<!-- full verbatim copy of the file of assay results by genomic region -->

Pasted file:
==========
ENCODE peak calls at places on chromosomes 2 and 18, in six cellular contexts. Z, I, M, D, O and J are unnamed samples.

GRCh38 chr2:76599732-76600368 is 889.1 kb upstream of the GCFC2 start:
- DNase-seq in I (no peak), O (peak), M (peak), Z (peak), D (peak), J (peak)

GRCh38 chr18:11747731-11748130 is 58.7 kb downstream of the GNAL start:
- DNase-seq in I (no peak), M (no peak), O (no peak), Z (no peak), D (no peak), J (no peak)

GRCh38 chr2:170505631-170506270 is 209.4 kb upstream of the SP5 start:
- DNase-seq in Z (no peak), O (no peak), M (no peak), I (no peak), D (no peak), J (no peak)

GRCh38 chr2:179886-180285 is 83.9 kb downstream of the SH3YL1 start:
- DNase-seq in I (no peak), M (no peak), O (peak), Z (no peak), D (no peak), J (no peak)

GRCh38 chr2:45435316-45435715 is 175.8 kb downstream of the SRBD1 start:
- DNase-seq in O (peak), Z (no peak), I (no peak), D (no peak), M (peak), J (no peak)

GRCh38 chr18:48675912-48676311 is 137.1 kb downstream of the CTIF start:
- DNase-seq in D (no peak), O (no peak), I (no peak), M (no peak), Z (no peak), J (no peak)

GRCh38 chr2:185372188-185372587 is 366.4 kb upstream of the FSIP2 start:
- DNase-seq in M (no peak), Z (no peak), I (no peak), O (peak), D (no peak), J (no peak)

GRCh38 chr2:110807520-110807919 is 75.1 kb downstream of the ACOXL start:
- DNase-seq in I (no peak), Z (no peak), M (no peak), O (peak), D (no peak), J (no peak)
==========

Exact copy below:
ENCODE peak calls at places on chromosomes 2 and 18, in six cellular contexts. Z, I, M, D, O and J are unnamed samples.

GRCh38 chr2:76599732-76600368 is 889.1 kb upstream of the GCFC2 start:
- DNase-seq in I (no peak), O (peak), M (peak), Z (peak), D (peak), J (peak)

GRCh38 chr18:11747731-11748130 is 58.7 kb downstream of the GNAL start:
- DNase-seq in I (no peak), M (no peak), O (no peak), Z (no peak), D (no peak), J (no peak)

GRCh38 chr2:170505631-170506270 is 209.4 kb upstream of the SP5 start:
- DNase-seq in Z (no peak), O (no peak), M (no peak), I (no peak), D (no peak), J (no peak)

GRCh38 chr2:179886-180285 is 83.9 kb downstream of the SH3YL1 start:
- DNase-seq in I (no peak), M (no peak), O (peak), Z (no peak), D (no peak), J (no peak)

GRCh38 chr2:45435316-45435715 is 175.8 kb downstream of the SRBD1 start:
- DNase-seq in O (peak), Z (no peak), I (no peak), D (no peak), M (peak), J (no peak)

GRCh38 chr18:48675912-48676311 is 137.1 kb downstream of the CTIF start:
- DNase-seq in D (no peak), O (no peak), I (no peak), M (no peak), Z (no peak), J (no peak)

GRCh38 chr2:185372188-185372587 is 366.4 kb upstream of the FSIP2 start:
- DNase-seq in M (no peak), Z (no peak), I (no peak), O (peak), D (no peak), J (no peak)

GRCh38 chr2:110807520-110807919 is 75.1 kb downstream of the ACOXL start:
- DNase-seq in I (no peak), Z (no peak), M (no peak), O (peak), D (no peak), J (no peak)